Share This Article
The investigation into Arkansas Gov. Sarah Huckabee Sanders’ controversial lectern purchase and effort to shield records related to her security detail likely won’t be finished this year, the lead auditor at Arkansas’ nonpartisan agency that investigates government spending said Wednesday.
Sanders’ office drew widespread attention in September for the purchase of a $19,000 lectern and carrying case from a Virginia-based event design and management firm with political ties to Sanders.
Attorney and blogger Matt Campbell of the Blue Hog Report has spent months using the state Freedom of Information Act to report and scrutinize Sanders’ use of state funds and resources. He posted an invoice on X (formerly Twitter) on Sept. 15 that showed the lectern was purchased in June. (Campbell is now a reporter at the Arkansas Times.)
The Republican Party of Arkansas wrote a check to Sanders’ office for the cost of the lectern on Sept. 14, the same day Sanders signed a new law adding exemptions to the FOIA after a special legislative session.
Later in September, state Sen. Jimmy Hickey, R-Texarkana, requested that Arkansas Legislative Audit look into the lectern purchase and “all matters… made confidential” by the new Act 7 of 2023.
Hickey later narrowed the second part of the audit request to “significant expenditures involving the governor’s office,” and members of the Legislative Joint Auditing Committee approved the full request Oct. 13.
Lead Auditor Roger Norman told the Legislative Joint Auditing Executive Committee Wednesday that the audit began as soon as it was authorized and that projecting a completion date would be “very speculative.” He had said in October that it could possibly be done by the end of 2023.
“I’d be surprised if we’re able to complete the lectern report by that time,” Norman said. “Right now, it’s just a matter of doing our due diligence and approaching things in a methodical manner, so we’re going to take whatever time it takes to make sure we do a thorough job.”
Act 7 “does not limit the ability of Arkansas Legislative Audit to report information it obtains to the Arkansas General Assembly,” according to the legislation.
Frank Arey, a staff attorney with Arkansas Legislative Audit, told the executive committee that auditors would find a way to compile and present their findings “in a way that protects confidentiality” in accordance with the new state law “and yet is still useful to the General Assembly and to the general public.”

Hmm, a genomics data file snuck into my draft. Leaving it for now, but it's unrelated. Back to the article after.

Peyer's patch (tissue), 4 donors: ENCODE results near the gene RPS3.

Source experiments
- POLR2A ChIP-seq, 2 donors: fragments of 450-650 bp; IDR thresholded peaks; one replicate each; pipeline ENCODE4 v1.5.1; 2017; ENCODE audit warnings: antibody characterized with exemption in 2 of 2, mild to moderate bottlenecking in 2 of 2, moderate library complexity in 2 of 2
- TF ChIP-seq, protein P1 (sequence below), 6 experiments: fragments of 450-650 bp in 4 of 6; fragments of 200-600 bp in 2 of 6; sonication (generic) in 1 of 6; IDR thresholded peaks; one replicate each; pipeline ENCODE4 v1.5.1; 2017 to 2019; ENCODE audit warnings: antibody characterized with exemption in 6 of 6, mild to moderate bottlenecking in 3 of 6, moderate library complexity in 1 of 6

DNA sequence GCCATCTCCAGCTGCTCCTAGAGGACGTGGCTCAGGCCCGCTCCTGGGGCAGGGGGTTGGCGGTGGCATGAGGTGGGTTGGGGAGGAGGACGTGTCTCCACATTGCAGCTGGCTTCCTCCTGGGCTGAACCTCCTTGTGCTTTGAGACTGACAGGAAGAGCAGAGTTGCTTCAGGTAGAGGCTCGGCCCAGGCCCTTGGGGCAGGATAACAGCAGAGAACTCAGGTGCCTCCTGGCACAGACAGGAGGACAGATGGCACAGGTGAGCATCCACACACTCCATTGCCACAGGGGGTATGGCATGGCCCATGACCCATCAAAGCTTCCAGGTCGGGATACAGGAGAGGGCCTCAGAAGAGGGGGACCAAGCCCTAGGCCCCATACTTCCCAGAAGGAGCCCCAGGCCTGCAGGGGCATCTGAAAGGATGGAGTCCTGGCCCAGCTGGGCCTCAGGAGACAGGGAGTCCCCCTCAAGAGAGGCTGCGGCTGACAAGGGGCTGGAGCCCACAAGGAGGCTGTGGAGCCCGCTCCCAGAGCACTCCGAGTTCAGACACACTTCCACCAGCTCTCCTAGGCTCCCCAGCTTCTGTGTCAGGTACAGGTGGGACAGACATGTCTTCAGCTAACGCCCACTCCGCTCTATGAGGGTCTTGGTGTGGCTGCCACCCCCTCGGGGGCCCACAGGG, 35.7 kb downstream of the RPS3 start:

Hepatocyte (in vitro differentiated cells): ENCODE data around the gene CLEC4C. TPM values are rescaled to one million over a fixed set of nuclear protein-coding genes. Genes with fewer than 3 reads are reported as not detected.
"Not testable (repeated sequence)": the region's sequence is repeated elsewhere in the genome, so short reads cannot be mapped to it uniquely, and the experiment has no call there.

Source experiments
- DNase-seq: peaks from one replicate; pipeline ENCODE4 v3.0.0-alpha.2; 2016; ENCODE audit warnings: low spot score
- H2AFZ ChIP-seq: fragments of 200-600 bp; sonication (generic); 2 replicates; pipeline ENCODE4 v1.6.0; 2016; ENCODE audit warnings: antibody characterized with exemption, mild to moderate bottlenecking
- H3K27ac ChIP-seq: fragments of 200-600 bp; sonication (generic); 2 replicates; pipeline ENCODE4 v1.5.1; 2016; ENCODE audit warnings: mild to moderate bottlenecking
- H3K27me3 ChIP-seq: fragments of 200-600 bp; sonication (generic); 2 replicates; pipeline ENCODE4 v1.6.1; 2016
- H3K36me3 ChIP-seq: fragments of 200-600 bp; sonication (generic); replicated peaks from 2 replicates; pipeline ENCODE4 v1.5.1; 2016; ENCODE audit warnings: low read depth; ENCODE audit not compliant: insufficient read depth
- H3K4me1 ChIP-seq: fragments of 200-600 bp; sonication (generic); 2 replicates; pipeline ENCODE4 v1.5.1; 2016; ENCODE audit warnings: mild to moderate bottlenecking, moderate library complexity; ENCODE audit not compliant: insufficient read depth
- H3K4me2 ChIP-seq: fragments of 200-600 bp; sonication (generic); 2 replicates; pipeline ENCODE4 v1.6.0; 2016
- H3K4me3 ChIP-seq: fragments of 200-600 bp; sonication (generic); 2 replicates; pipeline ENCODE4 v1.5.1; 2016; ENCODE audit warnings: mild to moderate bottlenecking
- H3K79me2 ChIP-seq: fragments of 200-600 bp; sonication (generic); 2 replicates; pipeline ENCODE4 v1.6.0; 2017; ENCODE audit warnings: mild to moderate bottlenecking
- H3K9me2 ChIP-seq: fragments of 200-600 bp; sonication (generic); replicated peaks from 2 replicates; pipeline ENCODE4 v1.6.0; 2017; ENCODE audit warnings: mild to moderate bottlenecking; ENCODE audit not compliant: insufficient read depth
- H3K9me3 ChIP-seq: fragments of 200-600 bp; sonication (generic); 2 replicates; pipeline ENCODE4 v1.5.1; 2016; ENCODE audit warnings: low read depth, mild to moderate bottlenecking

The executive committee accepted Arey’s report from Legislative Audit with no dissent.
On Sept. 29, two days after Hickey requested the audit, Rogers-based attorney Tom Mars said he represents an anonymous client who can “provide clear and convincing evidence” to the Legislative Joint Auditing Committee that Sanders’ office altered and withheld FOIA-accessible records.
On Oct. 10, Campbell posted an email on X that indicated Laura Hamilton, Sanders’ executive assistant, was instructed to alter the invoice for the lectern shortly before Campbell received it via FOIA request.
Campbell and Mars both said the email and others from the state Department of Transformation and Shared Services support Mars’ client’s allegations, which have received attention from national media outlets.
Sanders and her communications director, Alexa Henning, have both called the scrutiny of the lectern purchase a “manufactured controversy” and said they welcome the audit.
Arkansas Advocate is part of States Newsroom, a network of news bureaus supported by grants and a coalition of donors as a 501c(3) public charity. Arkansas Advocate maintains editorial independence. This article was published with permission from the Arkansas Advocate. Contact Editor Sonny Albarado for questions: [email protected]. Follow Arkansas Advocate on Facebook and Twitter.